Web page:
The 3’ end of the 36.6 Kb insertion into the PiCp12 island includes a gene of particular interest that produces the diphtheria toxin. This gene is only found in C. pseudotuberculosis strains that were isolated from buffalo, and is found 3,266 bp from the end of the predicted prophage in our isolates. The sequence is identical in all isolates, and differs from the toxin genes that are found in C. diphtheria and C. ulcerans (Fig 4). Maximescu et al. [47] have reported the presence of a diphtheria toxin from two separate strains isolated from Egyptian buffalo, indicating that this gene has been associated with infection in these animals since at least 1974. We cannot be certain that the entire insert, including the prophage, was also present in these previous infections as we do not have genomic sequences from these animals. However, previous studies have suggested that toxins can be acquired through a lysogenic conversion during an infection by a β-corynephage [2,48], and this gene in the buffalo isolates is downstream from a corynephage in the same insertion sequence. If these studies are correct, then the proximity of the corynephage and the toxin gene supports the premise that the acquisition of the two together is linked in buffalo, but it is certainly not definitive proof.

Fig 4. Phylogeny of diphtheria toxin gene (tox) from Corynebacterium pseudotuberculosis, C. diphtheriae and C. ulcerans inferred by using the maximum likelihood method based on the Tamura 3-parameter model, on Mega v6.

Toxins can cause disease. When injected intradermally into susceptible animals, the toxin from C. diptheriae resulted in erythema, induration, and dermonecrosis [48]. Parenteral injection caused myocarditis, polyneuritis, and focal necrosis in organs that included the adrenal glands, kidneys, and liver [48]. The toxin gene described in this study was detected in C. pseudotuberculosis isolated from buffalo with OSD [16]. The presence of this toxin may be responsible for the unique disease manifestations seen in the infected buffaloes. These animals have huge abscesses in the draining lymph nodes of dewlap, belly, and limbs that can extend across the whole limb, giving an aspect of elephantiasis. Other manifestations include skin eruptions and hair loss around the eruptions, extensive dermal necrosis, spontaneous bleeding from the skin, rapid respiration, coughing, dyspnea, and haemoglobinuria [13,16]. In contrast, horses infected by C. pseudotuberculosis (biovar Equi), which lack the toxin, have abscesses in different locations that include the pectoral or ventral abdomen, or in internal organs, or ulcerative lymphangitis of the limbs [12]. As buffalo are immune to any strains from the Ovis biovar [49], and there has never been a report of buffalo infected with any other strain within the Equi biovar, a possible preventative measure could be to use an inactivated form of the C. pseudotuberculosis diphtheria toxin as an antigen in a vaccine.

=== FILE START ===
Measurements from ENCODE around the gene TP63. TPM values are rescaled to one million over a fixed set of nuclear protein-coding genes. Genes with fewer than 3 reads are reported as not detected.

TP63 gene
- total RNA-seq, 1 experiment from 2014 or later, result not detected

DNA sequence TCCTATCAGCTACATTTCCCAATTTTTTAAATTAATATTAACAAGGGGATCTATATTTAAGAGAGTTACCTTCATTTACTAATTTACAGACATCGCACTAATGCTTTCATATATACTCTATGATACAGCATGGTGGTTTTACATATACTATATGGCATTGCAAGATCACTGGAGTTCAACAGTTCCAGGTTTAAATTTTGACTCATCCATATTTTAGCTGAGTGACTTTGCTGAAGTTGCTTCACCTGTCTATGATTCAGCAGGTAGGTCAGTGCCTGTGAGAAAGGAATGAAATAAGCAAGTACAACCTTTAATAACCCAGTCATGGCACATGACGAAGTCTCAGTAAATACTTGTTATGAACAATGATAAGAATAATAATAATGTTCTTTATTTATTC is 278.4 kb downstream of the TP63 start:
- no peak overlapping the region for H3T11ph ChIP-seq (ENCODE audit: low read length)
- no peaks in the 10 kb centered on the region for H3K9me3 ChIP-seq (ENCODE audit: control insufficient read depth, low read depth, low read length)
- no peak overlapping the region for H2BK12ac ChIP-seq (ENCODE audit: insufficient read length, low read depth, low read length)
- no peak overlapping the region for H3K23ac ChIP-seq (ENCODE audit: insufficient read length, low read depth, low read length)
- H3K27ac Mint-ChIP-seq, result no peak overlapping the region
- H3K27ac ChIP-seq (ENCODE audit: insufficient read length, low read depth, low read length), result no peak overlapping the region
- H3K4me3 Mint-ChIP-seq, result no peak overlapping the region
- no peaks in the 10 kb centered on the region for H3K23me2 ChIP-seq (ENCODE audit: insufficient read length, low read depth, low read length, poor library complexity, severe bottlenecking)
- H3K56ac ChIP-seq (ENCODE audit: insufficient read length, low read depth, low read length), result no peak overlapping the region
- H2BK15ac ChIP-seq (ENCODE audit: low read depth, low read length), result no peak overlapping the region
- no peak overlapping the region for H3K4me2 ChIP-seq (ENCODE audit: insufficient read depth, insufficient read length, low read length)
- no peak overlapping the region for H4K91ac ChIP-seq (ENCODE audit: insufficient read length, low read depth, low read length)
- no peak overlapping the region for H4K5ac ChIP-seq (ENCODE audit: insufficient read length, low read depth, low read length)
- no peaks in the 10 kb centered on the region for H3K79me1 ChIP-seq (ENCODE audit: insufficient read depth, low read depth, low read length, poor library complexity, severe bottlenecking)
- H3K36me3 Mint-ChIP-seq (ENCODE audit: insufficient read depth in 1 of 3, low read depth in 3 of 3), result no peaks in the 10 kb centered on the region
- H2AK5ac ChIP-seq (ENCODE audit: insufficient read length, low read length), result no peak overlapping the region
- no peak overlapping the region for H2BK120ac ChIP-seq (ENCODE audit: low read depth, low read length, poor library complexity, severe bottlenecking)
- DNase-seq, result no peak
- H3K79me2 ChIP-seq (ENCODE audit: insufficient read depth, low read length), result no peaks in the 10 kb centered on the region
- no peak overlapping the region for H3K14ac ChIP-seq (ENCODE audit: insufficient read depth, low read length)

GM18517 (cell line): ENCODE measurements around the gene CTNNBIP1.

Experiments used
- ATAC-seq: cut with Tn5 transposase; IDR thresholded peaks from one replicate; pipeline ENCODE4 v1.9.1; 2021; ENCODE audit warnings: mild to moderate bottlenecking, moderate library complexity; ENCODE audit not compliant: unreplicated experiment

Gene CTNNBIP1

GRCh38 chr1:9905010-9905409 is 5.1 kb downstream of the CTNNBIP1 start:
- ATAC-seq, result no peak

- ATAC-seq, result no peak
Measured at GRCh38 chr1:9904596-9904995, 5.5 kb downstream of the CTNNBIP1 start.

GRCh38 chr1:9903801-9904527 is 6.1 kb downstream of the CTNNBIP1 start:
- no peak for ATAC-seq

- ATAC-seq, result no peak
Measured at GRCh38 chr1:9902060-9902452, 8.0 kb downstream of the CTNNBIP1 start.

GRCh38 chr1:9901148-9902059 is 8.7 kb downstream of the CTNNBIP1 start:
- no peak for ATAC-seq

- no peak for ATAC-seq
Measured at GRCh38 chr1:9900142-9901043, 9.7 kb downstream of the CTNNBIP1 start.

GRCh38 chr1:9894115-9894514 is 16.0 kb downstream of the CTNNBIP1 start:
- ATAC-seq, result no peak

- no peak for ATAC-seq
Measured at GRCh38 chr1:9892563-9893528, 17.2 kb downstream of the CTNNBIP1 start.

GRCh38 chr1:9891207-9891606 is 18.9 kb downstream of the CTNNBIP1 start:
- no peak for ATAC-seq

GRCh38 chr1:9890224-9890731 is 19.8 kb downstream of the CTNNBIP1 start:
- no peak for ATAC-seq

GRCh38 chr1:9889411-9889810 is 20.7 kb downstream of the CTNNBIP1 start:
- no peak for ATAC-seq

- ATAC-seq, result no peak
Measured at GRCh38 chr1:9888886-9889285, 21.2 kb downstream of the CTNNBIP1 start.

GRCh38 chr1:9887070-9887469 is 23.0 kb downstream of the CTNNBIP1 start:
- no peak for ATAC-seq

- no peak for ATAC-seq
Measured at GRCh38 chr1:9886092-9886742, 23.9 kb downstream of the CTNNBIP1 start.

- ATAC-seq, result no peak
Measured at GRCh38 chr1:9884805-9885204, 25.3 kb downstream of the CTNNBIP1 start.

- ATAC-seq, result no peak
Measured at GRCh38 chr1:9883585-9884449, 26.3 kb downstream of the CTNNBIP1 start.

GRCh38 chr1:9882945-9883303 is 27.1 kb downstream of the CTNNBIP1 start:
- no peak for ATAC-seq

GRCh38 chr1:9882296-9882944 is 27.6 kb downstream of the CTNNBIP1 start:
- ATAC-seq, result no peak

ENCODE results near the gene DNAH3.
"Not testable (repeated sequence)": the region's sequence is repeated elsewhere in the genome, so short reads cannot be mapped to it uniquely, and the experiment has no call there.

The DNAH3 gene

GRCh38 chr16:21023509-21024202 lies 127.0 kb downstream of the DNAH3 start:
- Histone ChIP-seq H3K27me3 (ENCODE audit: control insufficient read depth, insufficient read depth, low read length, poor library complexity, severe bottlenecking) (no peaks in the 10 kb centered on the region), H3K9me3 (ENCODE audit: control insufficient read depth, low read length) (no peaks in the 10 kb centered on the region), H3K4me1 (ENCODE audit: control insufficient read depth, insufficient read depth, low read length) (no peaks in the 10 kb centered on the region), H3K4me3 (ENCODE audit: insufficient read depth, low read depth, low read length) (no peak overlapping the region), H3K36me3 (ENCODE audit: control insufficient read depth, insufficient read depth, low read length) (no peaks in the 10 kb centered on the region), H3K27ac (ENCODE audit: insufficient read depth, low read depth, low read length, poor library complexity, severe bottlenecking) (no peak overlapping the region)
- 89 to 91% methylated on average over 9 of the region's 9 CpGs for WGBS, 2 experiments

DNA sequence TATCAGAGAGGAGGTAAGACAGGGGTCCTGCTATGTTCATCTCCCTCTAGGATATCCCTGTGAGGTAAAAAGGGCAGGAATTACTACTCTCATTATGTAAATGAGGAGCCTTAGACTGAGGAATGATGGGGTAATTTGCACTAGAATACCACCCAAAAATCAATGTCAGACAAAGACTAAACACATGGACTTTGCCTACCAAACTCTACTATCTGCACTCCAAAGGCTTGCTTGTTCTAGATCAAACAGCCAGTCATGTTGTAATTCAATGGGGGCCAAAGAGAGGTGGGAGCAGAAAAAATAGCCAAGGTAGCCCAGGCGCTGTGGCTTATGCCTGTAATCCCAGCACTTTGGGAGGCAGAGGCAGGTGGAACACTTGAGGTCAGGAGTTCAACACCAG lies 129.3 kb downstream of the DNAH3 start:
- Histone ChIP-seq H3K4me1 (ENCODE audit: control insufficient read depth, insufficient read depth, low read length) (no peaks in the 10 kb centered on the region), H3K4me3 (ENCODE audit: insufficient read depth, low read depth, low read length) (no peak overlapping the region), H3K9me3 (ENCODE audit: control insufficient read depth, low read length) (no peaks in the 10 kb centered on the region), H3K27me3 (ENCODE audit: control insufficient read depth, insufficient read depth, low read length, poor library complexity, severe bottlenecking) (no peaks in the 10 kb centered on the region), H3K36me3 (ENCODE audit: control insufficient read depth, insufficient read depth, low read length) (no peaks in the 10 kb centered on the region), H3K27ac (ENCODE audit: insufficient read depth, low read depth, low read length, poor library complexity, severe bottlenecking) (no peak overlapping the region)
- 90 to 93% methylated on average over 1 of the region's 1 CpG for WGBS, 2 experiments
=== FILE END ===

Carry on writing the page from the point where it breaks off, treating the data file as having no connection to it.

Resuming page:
A synteny graph including all the C. pseudotuberculosis buffalo genomes showed two large regions (green blocks) that had the same relative position, and two smaller regions (brown and red blocks) that were close to each other, but had a variable position or were missing (Fig 5). These variable regions are found within the same pathogenicity island PiCp12 and are flanked by tRNA-Arg-ACG genes. The brown block shows the 36.6 kb insertion that harbors the prophage and the diphtheria toxin (tox), and is absent in strains 43 and 46. The red block is also present in the genomes of the Ovis and Equi strains, and contains the Nitric-oxide reductase (norZ) gene. This enzyme is a defense against the cytotoxic actions of Nitrous-oxide (NO) that the host uses as a defensive mechanism [50]. As stated previously, the tRNA-Arg genes are known to be a hotspot for phage integration [45] and the fact that we see these rearrangements within genomes isolated during the same outbreak, in the same region and from the same host species confirms that this is a volatile region in these genomes. As if in confirmation of this, strains 43 and 46 were found to be positive for the toxin gene by PCR when originally isolated from infected animals. By the time they were sequenced, this region was missing, indicating that there was an excision of the 36.6 Kb insert that occurred between isolation and sequencing. Another indication of volatility is the fact that we observed not only a prophage inserted in a copy of a tRNA-Arg gene, but also saw rearrangements within this same region in other genomes that were collected during a short period of time during the summer when this disease outbreak occurred.